By Bulawayo Correspondent
THE government has lifted a recruitment freeze on the judicial services in a development that will allow the recruitment of more than 200 addition staff, it has emerged.
The development was revealed by Deputy Chief Justice Elizabeth Gwaunza on Monday as she opened the 2019 legal year in Bulawayo.
Justice Gwaunza presided over the event amid demonstrations against the prevailing economic hardships in the country.
The ceremony started almost three hours than scheduled due to the protests and was almost cancelled as anti-riot police throw tear gas into the High Court premises.
Justice Gwaunza did not make any reference to the unrest, choosing to stick to her prepared speech.
She revealed that treasury had allowed the Judicial Services Commission (JSC) to hire 233 staff members.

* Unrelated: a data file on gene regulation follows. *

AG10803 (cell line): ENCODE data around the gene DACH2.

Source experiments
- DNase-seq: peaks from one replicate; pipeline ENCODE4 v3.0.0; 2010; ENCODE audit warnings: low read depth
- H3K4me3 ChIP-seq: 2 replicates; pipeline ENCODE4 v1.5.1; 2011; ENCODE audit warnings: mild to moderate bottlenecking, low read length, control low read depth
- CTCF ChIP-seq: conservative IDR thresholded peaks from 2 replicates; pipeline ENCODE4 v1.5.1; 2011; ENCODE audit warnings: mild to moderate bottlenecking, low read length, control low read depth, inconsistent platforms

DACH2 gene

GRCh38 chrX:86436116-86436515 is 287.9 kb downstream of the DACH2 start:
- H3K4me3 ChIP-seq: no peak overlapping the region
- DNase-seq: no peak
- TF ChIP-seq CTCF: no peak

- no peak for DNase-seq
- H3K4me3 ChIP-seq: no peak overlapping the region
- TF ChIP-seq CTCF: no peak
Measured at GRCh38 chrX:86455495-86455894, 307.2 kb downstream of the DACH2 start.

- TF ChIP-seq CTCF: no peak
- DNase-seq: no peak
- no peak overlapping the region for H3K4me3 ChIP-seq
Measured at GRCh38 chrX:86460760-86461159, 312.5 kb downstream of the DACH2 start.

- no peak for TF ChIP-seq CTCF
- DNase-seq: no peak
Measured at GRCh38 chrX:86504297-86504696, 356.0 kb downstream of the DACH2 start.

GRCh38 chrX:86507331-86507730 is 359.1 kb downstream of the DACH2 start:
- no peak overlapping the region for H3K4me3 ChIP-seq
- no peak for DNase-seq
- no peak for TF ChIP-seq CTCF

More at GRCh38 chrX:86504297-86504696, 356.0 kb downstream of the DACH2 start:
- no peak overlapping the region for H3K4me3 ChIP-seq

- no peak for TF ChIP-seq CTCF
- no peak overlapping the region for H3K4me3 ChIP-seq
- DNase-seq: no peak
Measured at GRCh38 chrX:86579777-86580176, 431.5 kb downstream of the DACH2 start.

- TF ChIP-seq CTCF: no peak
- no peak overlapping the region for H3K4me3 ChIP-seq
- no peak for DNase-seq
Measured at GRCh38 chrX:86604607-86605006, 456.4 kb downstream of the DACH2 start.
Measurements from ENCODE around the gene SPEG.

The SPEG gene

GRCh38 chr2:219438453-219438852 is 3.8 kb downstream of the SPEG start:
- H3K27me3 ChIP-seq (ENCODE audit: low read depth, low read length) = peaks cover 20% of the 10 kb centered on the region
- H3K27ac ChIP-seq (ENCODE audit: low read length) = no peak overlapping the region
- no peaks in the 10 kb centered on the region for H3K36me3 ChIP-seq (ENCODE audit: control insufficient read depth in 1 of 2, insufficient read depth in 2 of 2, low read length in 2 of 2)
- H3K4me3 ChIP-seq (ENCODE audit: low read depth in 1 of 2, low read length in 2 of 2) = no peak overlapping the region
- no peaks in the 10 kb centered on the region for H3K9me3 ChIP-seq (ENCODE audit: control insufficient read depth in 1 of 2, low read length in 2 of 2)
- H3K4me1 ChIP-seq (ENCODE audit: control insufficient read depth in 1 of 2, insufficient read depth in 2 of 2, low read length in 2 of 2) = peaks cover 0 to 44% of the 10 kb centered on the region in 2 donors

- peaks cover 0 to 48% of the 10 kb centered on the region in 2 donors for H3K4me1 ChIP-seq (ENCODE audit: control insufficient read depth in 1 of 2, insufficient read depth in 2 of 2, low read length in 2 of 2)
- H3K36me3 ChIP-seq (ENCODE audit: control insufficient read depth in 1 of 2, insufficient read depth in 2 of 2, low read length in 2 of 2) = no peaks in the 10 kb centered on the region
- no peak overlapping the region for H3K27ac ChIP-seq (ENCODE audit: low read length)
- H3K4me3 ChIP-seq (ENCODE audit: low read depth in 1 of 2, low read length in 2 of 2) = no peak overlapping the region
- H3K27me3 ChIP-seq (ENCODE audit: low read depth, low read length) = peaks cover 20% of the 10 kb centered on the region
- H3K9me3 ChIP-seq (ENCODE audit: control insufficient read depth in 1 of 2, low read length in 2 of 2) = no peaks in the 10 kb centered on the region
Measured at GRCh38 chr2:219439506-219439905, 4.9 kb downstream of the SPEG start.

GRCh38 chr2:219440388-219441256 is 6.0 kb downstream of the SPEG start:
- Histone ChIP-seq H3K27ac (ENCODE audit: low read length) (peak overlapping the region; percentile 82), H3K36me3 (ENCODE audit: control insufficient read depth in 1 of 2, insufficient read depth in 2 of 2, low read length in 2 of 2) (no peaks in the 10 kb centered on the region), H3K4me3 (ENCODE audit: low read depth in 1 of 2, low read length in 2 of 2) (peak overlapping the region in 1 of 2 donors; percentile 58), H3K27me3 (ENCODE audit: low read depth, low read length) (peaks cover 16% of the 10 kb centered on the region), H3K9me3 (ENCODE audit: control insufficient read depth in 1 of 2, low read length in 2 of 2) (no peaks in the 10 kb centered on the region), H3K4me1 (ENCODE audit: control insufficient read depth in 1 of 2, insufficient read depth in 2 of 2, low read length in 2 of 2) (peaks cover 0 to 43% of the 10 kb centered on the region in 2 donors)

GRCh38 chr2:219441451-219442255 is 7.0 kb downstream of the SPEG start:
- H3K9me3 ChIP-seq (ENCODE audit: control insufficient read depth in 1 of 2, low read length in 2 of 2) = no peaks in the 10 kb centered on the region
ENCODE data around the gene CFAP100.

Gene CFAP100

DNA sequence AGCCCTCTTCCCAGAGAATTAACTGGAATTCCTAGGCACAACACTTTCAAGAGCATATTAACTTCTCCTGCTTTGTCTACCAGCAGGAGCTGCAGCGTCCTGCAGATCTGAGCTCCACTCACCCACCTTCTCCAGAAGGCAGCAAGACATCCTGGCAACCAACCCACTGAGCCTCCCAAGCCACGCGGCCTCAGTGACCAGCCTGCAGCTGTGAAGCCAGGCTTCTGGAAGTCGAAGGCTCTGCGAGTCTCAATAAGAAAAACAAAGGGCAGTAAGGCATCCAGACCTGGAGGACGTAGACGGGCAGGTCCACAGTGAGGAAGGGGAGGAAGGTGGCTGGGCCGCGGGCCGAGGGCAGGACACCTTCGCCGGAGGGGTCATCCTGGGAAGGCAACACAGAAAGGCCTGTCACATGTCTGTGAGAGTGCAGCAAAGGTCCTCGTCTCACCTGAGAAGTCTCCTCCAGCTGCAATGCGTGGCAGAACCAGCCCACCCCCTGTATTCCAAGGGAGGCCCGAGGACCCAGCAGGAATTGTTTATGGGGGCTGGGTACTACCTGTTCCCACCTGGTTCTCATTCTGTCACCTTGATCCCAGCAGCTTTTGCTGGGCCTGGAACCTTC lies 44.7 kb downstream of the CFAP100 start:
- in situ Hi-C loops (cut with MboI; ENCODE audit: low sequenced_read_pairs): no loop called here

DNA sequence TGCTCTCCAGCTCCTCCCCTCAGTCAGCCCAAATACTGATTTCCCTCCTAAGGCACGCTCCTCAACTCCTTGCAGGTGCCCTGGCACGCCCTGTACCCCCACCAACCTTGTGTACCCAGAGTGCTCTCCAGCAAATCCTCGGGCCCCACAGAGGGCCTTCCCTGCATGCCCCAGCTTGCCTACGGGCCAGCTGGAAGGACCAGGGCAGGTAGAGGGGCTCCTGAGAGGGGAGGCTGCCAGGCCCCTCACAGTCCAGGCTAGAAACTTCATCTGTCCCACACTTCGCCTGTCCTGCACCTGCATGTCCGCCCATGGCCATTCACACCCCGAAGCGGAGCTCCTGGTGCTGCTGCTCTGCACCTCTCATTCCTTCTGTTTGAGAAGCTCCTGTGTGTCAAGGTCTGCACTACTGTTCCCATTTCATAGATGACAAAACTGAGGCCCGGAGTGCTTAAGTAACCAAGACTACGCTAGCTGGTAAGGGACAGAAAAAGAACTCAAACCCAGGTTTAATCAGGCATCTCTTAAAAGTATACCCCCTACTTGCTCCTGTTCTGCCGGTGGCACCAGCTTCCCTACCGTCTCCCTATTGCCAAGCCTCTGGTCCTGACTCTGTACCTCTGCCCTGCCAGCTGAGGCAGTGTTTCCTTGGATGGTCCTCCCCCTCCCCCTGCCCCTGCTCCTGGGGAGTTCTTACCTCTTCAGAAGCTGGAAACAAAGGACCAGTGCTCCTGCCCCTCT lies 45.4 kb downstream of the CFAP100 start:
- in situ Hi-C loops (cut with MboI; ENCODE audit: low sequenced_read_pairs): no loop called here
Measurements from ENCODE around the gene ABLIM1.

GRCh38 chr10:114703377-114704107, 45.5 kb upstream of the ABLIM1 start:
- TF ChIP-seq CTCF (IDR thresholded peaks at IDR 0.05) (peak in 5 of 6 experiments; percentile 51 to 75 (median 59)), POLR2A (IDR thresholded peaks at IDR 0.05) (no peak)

“The treasury has allowed us to recruit 233 staff members,” said the deputy chief justice.
“Our human capital had been severely depleted by the blanket freeze on recruitment of staff and the authority to recruit was therefore not only timely but also a very necessary intervention.”
Some 20 magistrates have already been deployed to Bulawayo, Midlands, as well as in the Matebeleland North and South provinces.
The deputy Chief Justice also revealed that the Bulawayo High Court received more than 4,700 cases during the previous legal year in addition to the already existing backlog.
“The station received a consolidated total of 4,785 matters in addition to the existing backlog and completed 4971 matters, thus eating into the backlog carried forward from 2017.
“This was despite the fact that the Bulawayo High court dwindled from six judges to four.”
For its part, the Bulawayo Labour Court received a total of 624 cases in addition to some carried over from 2017 cases made up of appeals, reviews and applications.
The Bulawayo magistrates courts received 21,465 cases and 21,486 cases completed, thus reducing the overall backlog in the province.
Justice Gwaunza also revealed that the JSC has opened the Plumtree and Beitbridge regional courts.